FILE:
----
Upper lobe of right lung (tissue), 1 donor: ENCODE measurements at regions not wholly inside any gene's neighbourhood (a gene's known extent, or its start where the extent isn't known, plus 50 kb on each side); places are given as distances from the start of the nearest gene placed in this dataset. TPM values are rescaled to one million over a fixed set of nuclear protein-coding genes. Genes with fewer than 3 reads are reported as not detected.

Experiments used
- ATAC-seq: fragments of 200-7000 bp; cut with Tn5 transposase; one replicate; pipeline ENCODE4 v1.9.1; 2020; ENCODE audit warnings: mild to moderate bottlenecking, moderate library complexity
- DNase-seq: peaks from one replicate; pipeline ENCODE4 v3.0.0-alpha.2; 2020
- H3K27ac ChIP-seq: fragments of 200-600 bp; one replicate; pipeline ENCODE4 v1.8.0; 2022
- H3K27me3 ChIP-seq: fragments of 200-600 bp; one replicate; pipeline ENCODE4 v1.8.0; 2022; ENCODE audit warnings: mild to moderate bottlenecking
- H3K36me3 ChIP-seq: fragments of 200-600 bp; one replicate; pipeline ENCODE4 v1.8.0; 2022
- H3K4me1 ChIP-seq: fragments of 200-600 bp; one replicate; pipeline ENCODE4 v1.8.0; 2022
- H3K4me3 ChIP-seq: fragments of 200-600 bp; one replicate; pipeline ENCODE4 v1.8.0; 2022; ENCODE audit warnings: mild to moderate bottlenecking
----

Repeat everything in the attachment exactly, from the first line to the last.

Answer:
Upper lobe of right lung (tissue), 1 donor: ENCODE measurements at regions not wholly inside any gene's neighbourhood (a gene's known extent, or its start where the extent isn't known, plus 50 kb on each side); places are given as distances from the start of the nearest gene placed in this dataset. TPM values are rescaled to one million over a fixed set of nuclear protein-coding genes. Genes with fewer than 3 reads are reported as not detected.

Experiments used
- ATAC-seq: fragments of 200-7000 bp; cut with Tn5 transposase; one replicate; pipeline ENCODE4 v1.9.1; 2020; ENCODE audit warnings: mild to moderate bottlenecking, moderate library complexity
- DNase-seq: peaks from one replicate; pipeline ENCODE4 v3.0.0-alpha.2; 2020
- H3K27ac ChIP-seq: fragments of 200-600 bp; one replicate; pipeline ENCODE4 v1.8.0; 2022
- H3K27me3 ChIP-seq: fragments of 200-600 bp; one replicate; pipeline ENCODE4 v1.8.0; 2022; ENCODE audit warnings: mild to moderate bottlenecking
- H3K36me3 ChIP-seq: fragments of 200-600 bp; one replicate; pipeline ENCODE4 v1.8.0; 2022
- H3K4me1 ChIP-seq: fragments of 200-600 bp; one replicate; pipeline ENCODE4 v1.8.0; 2022
- H3K4me3 ChIP-seq: fragments of 200-600 bp; one replicate; pipeline ENCODE4 v1.8.0; 2022; ENCODE audit warnings: mild to moderate bottlenecking